Fortunately, Karu’s music is now widely available via streaming (because there have been a lot of acts since that use the word Karu in their name or song titles, search “Collider feat. Duncan Faure & Stuart ‘Woody’ Wood”); Faure and Wood even recorded a new Karu track to add to the Karu album when it went up on the net two years ago.
But Karu could never quite get past the Bay City Rollers connection, and they remained deeply below the radar.
Wood: “We did try to say, ‘Please don’t say we’re ex-Bay City Rollers,’ but wherever we played, we’d always have ‘Karu, ex-Bay City Rollers,’ or ‘Karu, starring Woody of the Bay City Rollers.’ We couldn’t lose that tie. What can I say, it was fun while it lasted.”
Karu split for good following a gig at Madame Wong’s West in Los Angeles in early 1983.
Faure: “We were together for three years, we got that album out, got a hit in South Africa with ‘Where is the Music,’ but in our third year in Los Angeles, Woody got called to do a Bay City Rollers reunion, and suddenly the Karu thing was set aside.”
Although Wood agrees that the Rollers reunion didn’t exactly help Karu, he believes there were other factors that led to the end of the band.
“With Karu, it was a struggle to try keep the gigs coming. It devolved into a band that was just rehearsing a lot, we weren’t getting anyplace and we were getting there fast, and there were bills piling up. I went to do one of the reunions – this was without Duncan — and the money I made paid for a lot of our recordings, because at that point we owed a lot of money to various studios. So certainly the Rollers reunion played a part. But by that time it was pretty clear Karu had done it’s thing and we weren’t going anyplace. Plus, I wanted to leave L.A. and get back to the U.K. But after that Australian Rollers reunion tour, things took another twist and I ended up going to South Africa for another seven or eight years.”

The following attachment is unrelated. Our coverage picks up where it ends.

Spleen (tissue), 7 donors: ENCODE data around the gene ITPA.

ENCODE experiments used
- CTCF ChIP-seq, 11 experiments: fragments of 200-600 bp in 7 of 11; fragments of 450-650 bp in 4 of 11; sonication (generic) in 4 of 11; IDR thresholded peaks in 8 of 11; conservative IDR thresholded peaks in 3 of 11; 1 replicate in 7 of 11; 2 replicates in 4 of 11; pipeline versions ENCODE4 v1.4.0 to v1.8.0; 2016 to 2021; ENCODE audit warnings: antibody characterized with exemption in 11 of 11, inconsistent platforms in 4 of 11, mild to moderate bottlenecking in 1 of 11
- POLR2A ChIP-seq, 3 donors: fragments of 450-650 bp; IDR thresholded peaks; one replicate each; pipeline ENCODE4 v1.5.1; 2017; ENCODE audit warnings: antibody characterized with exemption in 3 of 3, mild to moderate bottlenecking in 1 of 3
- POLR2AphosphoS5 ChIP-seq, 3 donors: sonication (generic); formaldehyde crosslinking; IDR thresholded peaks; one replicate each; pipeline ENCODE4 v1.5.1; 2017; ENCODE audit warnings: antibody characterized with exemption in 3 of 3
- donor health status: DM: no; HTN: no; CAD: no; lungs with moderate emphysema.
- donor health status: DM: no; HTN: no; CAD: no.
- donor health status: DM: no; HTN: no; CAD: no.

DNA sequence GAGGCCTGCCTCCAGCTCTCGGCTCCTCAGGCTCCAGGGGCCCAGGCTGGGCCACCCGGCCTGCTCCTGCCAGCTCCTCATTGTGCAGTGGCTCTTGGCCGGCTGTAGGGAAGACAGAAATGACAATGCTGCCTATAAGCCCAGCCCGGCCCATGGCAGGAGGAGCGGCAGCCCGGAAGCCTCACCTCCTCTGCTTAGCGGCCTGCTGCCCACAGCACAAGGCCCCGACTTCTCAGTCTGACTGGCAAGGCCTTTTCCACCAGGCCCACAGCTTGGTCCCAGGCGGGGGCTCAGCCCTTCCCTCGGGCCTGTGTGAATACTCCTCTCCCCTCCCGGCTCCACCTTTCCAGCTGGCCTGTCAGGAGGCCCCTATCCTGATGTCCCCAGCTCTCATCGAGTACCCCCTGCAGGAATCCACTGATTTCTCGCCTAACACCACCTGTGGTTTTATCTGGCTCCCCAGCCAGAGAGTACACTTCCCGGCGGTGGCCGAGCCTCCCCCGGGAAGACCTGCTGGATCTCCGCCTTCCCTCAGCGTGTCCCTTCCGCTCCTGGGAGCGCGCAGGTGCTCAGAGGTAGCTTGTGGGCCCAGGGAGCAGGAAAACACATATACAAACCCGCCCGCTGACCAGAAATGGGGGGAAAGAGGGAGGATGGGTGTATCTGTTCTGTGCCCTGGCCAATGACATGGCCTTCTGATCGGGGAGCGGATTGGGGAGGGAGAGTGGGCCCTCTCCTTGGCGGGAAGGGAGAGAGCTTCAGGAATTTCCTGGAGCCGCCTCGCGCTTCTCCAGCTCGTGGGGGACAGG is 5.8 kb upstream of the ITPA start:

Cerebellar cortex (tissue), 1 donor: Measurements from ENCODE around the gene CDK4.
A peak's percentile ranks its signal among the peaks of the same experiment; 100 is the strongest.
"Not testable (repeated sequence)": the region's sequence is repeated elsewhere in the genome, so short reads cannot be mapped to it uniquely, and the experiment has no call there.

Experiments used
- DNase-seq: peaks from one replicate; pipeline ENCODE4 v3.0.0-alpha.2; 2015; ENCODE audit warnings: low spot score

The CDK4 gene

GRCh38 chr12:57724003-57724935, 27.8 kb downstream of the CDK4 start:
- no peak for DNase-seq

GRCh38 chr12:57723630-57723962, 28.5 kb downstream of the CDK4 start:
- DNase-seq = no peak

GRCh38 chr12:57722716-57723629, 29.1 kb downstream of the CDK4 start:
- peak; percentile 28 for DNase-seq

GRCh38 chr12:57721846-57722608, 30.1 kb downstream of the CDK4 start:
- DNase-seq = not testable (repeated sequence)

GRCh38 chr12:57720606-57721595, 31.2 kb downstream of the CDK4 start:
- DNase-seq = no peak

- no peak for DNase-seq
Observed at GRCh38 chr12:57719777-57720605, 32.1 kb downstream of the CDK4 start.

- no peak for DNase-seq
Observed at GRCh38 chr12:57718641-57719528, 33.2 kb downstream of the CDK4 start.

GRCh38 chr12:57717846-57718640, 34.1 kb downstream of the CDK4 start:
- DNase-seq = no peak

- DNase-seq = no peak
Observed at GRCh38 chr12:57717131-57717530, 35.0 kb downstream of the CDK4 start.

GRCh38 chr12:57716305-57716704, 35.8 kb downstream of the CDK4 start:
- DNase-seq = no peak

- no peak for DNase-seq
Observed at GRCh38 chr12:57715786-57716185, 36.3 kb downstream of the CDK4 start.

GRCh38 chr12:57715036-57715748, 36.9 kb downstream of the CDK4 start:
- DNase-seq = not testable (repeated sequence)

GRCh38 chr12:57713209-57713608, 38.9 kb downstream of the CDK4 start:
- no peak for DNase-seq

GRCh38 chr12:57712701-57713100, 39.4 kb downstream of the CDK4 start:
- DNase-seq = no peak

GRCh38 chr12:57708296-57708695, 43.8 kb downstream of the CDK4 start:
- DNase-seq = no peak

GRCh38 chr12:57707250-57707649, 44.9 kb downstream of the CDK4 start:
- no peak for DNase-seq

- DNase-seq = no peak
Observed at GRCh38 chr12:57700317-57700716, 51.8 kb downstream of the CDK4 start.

“The Australian reunion tour,” Wood continues, “I must say, was the worst tour I’ve ever been on. Eric (Faulkner) and his girlfriend abandoned the tour a few gigs before the end, Les, his wife and baby and Pat (McGlynn) and his girlfriend abandoned the tour before the last show in Sydney’s Coogee Bay Hotel. There was now only Ian (Mitchell), drummer George Spencer and myself left. We asked our support band if we could join up to make one band so we could fulfill our commitment to the promoter and, more importantly, the fans. It was the best night of the tour and one of the best gigs I was involved in. It was here that George suggested we three amigos join up with some musicians he knew in South Africa, and hence the creation of Neil Solomon and the Passengers.”
Neil Solomon and the Passengers, who played a light, A-ha-esque new wave dance rock, achieved some success in South Africa throughout the rest of the 1980s.
(For the sake of accuracy, we note that a reunited Bay City Rollers – with Les McKeown, Eric Faulkner, Wood, Ian Mitchell, Pat McGlynn, and George Spencer – recorded a truly dreadful album in 1985 called Breakout ’85. Likewise, although the continuum of the Rollers ends with Ricochet, numerous recording projects featuring sundry band members have been released since under the Rollers or Bay City Rollers name. To detail all of these would be, well, just plain old geeky, though there are spots of joy every now and then; a handy guide is to reject anything that has McKeown on it. We also note that in 1981, Wood, Faure, and the Longmuir brothers– i.e., the post-McKeown Rollers without Faulkner – appeared in and recorded original songs for a little-seen b-movie called Burning Rubber, of which Wood says, “It is a really crap film. It is absolutely terrible. It is really a crap, crap film. It was great fun to do, but it was just a terrible, terrible film.”)
Faure placed a song prominently on the multi-platinum soundtrack to Madonna’s Who’s That Girl, and has gigged and recorded steadily since, living in Los Angeles but playing all over the world (including South Africa, where he is greeted as a returning legend).
“I miss Karu,” says Faure. “It’s not impossible that we could do it again.”
This weekend, Stuart “Woody” Wood begins a short tour of the United States with a new Bay City Rollers. When you speak with Wood, you are struck not only by his friendliness and his humility, but also by the extraordinary fact that by the time he had turned 25, he had already been in – and out – of one of the biggest bands in the world, and accrued a lifetime’s worth of music industry experience.
“It is quite bizarre when you put it that way. I have been doing this since I was a teenager (laughs). I used to say to people that ‘I am a has been and a never was.’ It’s just all experience, it’s just all life’s experience. The thing about life is, anything can happen. Just make the best of it. Y’know, it’s not worked out so badly, not yet. “
Woody’s Bay City Rollers perform Friday, September 21 at the Indiana Grand Racing & Casino in Shelbyville, Indiana; Saturday, September 22 at the Music Box Theatre in Hershey Park, Pennsylvania; and Sunday, September 23 at the Aracada Theatre in St. Charles, Illinois.